This is all very convenient because Mozilla is planning to release 4.0.1, which they have named "Macaw" (presumably after watching Rio trailers and playing a lot of Angry Birds), on March 26th. With luck, there should be nothing landing on the 2.0 release branch tomorrow, so I can pull down the changes, spin off a few builds, and hopefully have betas out to your lucky devils likely by this Thursday or Friday. There are a lot of fixes in 4.0.1, mostly for crashes and a couple for some possible security issues. The plan is to release our own betas and assuming they pass muster, we release the same day as the regular 4.0.1 to the general audience. In the meantime, I'll have more to say about Firefox 5 in a future post.

Anyway, will you forgive me for my lies and heartbreak? I knew you would.


  1. WooHoo! Great News. Keep up the good work!

  2. Looking forward to testing WebM performance.
    Keep on lying!

  3. Cool! ;

    If you're interested in Altivec support for YUV->RGB conversion, the OggPlay code in Firefox 3.6 had (disabled) Altivec YUV->RGB code. Perhaps it'd be straightforward to adapt to the Chromium-based code in FF4.

    Also, could you share a bit about how to build a TenFourFox for 10.5 (:)) with an accelerated graphics stack, whatever that means?

    -- vs

  4. Venkatesh, yes, I looked at some other places that VMX/AltiVec could be pref'ed on (and in fact there is one more that I'll announce with the beta, which if I can get it certified will probably be out tomorrow evening PST). The problem with the liboggplay code in the Mozilla 1.9.2 tree is that it actually doesn't accelerate anything even if AltiVec mode is requested; it's still using the vanilla converters (see oggplay_yuv2rgb.c and look for ENABLE_ALTIVEC). And of course liboggplay is gone from Mozilla 2.0. So I'm still investigating AltiVec VP3, but I'm sticking with the wins I know I can get first. Eventually I'd like to have as much of the content decoding AltiVec-accelerated as possible, but that's another story for another day.

    W/r/t building an accelerated graphics stack for TenFourFox in 10.5, I can't advise you there because I don't run 10.5 -- that's another reason why TenFourFox is 10.4, because I need it myself. In fact, I don't own a PowerPC that runs 10.5 at all. If someone manages to get this working, I will be happy to accept their changeset as long as it doesn't interfere with 10.4. I won't be able to run off such builds myself, however, so that would always remain a custom option.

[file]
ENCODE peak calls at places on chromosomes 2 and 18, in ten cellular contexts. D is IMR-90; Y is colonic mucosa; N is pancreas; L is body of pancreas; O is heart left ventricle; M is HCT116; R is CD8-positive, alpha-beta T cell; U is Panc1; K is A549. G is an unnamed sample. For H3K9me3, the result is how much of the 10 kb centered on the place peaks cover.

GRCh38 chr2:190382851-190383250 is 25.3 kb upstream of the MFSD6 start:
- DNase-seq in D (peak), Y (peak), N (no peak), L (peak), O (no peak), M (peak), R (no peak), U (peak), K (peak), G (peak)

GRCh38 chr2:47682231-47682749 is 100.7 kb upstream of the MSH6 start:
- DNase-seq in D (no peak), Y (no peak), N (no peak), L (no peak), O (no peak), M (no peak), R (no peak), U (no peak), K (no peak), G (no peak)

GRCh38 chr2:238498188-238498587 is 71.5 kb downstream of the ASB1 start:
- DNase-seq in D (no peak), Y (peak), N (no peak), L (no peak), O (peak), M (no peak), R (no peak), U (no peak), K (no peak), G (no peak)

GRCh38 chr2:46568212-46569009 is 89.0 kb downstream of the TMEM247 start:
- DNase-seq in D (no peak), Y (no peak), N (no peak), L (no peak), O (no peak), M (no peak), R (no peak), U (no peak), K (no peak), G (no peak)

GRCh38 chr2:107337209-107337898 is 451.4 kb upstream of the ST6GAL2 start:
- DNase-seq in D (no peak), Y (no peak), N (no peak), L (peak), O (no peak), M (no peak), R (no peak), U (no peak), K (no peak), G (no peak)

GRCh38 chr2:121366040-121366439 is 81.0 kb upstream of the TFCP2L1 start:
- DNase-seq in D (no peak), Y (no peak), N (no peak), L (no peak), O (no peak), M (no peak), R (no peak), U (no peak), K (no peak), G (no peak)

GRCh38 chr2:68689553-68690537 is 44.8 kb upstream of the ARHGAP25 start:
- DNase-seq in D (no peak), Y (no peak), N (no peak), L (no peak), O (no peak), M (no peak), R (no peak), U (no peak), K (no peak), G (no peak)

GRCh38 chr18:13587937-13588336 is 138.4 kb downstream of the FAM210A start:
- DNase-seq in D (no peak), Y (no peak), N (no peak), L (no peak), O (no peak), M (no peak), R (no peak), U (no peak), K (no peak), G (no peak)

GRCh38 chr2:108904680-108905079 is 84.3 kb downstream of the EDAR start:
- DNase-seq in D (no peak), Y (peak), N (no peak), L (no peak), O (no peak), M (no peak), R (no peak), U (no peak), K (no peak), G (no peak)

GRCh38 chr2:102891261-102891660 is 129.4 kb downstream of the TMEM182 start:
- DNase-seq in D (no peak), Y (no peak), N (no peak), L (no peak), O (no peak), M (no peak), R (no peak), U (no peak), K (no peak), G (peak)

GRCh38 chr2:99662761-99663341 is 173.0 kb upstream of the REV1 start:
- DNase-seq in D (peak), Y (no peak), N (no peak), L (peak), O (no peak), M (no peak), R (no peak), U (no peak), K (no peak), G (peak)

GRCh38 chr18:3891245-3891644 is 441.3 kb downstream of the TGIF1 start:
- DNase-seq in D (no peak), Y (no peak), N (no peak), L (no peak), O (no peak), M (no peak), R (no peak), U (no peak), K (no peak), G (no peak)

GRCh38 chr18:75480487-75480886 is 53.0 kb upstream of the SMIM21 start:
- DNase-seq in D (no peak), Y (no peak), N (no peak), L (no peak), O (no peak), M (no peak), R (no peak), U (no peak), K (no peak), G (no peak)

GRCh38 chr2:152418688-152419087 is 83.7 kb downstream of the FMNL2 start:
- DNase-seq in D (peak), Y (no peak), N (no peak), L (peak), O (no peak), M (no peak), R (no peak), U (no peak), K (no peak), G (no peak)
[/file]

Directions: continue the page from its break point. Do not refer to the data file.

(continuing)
5. Okay; wrt VP3 (Theora) -- libtheora 1.2 (not-yet-released) clocks in at ~10% faster than 1.1 on my Powerbook, so its perhaps a good step if you can move to it.

    For Altivec support for VP3, when run standalone (actually via the Xiph QT components :)), Theora (1.2 as of last summer) spends ~30% of its CPU time in oc_frag_recon_inter2 and oc_frag_recon_inter, which would be fairly trivial to vectorize; (these two checked in at #2 and #3, after the loop filter on a neat stop motion plant video).

    Also, the original VP3 code has some (fairly messy) code you can start from: http://svn.xiph.org/trunk/vp32/CoreLibs/CDXV/Vp31/Common/mac/OptFunctionsPPC.c ; no idea on how good they are.

  6. 1.2 is in fact in Mozilla 2.0 (see media/libtheora/README). Yes, I agree that oc_frag_recon_inter2?_c are pretty straightforward vector conversions. I'll look at this when I get a free chance (possibly for 4.0.2pre), but I always accept patches, hint hint :)

  7. yeah!! Great news again, thanks a lot!!

    Anyway what about IPC support on PPC too?
    here there is a first patch from an ArchlinuxPPC developer:

  8. IPC for TenFourFox is a different problem than Linux -- Linux lacks the intrinsics for PPC, but can compile everything else (the patch you reference indeed has the missing intrinsics). TenFourFox is on Mac OS X, so we have the intrinsics, but there are other 10.5-specific library functions that have to be rewritten for 10.4. I've done this before, but it's never been tested.

    I finished the compiles yesterday, but video on my iBook G4/1.33 is still choppier than I would like, so I'm doing some rebuilds with adjusted buffering. It plays now on the 1.33, but skips a lot of frames. The G5 is just fine, of course.

  9. Just in case you hadn't run into this yet: there's example code by Apple for Altivec-accelerated DCTs at http://developer.apple.com/hardwaredrivers/ve/examples.html

  10. Great !!
    Hence the power of opensource software,;)
    We just need bright minds!